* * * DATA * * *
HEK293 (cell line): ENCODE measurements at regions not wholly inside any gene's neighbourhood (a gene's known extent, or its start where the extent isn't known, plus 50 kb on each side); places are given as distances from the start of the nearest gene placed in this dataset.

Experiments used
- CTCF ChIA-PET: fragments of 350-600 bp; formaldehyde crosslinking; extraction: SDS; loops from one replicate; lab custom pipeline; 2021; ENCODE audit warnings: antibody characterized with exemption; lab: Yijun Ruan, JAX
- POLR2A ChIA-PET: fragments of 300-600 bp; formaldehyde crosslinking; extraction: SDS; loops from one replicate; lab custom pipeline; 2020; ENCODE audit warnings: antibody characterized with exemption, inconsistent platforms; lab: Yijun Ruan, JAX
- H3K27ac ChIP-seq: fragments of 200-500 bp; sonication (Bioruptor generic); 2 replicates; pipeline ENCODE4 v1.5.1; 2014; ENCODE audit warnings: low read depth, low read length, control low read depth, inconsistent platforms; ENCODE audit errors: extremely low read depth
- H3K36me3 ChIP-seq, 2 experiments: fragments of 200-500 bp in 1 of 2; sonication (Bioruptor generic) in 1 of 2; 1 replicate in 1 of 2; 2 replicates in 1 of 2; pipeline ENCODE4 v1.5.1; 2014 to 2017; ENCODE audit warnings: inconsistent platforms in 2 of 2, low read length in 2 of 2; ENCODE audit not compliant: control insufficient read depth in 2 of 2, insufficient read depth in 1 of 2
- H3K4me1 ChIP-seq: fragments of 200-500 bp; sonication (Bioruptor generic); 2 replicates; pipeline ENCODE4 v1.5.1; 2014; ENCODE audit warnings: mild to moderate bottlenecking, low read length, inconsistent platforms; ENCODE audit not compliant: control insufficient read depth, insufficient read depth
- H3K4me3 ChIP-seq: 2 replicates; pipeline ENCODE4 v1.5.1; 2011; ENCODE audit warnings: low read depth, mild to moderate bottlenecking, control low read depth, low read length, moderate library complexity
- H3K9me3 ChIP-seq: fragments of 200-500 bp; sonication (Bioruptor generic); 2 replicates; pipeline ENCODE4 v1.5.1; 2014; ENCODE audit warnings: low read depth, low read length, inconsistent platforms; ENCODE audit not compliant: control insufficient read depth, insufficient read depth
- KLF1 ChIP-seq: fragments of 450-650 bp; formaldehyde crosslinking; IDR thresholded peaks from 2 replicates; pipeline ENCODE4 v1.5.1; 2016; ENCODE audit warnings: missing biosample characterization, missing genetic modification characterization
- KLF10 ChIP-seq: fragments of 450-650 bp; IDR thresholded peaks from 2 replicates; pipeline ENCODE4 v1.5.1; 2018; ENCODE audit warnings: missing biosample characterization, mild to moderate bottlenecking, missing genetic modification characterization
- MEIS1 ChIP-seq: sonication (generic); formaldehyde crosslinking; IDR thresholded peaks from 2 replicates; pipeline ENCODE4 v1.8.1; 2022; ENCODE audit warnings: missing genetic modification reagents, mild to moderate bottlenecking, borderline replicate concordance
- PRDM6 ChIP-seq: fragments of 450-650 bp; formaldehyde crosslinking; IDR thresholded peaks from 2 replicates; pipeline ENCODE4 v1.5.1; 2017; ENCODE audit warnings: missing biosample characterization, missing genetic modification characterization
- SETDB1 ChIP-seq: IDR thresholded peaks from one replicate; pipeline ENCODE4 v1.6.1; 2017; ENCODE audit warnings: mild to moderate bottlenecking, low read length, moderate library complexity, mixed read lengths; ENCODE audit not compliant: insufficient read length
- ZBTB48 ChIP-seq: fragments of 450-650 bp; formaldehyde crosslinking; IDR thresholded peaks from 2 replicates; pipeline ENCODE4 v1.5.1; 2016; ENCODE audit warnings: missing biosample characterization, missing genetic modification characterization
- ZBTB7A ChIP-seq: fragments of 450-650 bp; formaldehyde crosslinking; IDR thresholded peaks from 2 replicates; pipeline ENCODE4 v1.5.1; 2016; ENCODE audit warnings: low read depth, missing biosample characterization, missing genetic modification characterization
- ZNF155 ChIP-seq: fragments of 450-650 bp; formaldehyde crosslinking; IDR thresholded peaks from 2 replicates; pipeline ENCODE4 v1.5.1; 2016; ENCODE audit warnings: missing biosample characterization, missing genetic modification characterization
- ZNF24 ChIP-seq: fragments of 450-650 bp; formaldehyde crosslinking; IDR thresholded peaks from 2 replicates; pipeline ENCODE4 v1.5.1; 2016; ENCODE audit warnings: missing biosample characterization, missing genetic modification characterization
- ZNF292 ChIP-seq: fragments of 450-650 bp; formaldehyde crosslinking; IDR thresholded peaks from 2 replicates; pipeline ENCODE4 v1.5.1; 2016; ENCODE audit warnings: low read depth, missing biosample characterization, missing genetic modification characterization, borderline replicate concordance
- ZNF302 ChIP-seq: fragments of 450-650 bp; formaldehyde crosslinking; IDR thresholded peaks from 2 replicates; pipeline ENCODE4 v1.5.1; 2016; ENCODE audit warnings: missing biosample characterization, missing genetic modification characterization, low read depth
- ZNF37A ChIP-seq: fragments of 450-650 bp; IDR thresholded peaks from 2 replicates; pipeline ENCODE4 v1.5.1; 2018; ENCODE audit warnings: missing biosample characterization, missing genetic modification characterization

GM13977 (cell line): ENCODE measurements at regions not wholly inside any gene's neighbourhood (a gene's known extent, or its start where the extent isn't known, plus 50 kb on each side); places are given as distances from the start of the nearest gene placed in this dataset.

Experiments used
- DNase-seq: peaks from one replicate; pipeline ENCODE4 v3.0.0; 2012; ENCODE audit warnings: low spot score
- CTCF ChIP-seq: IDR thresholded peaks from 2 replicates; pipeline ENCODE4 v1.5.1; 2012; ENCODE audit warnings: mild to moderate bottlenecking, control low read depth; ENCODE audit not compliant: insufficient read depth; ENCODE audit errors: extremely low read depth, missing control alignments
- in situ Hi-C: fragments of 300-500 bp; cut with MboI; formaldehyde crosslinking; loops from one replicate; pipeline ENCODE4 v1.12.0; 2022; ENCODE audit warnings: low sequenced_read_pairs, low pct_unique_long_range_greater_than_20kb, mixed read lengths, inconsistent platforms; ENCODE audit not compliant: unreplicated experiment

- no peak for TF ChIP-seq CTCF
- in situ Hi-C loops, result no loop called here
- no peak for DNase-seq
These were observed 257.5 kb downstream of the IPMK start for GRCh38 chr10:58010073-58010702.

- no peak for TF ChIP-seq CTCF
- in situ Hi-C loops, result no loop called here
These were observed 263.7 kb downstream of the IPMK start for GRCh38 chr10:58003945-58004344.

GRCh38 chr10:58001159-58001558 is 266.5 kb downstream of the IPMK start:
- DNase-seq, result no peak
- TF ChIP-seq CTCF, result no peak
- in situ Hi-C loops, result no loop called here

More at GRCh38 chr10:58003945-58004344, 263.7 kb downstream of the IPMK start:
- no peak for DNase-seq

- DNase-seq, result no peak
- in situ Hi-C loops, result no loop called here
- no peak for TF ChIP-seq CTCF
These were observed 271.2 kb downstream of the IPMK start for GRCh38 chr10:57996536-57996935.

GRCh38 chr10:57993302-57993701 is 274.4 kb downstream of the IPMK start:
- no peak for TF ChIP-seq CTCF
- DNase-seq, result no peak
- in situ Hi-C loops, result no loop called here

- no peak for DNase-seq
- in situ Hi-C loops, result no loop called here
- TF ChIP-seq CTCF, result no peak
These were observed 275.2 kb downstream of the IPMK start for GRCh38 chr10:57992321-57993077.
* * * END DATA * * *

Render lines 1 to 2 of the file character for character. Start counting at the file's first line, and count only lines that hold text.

HEK293 (cell line): ENCODE measurements at regions not wholly inside any gene's neighbourhood (a gene's known extent, or its start where the extent isn't known, plus 50 kb on each side); places are given as distances from the start of the nearest gene placed in this dataset.

Experiments used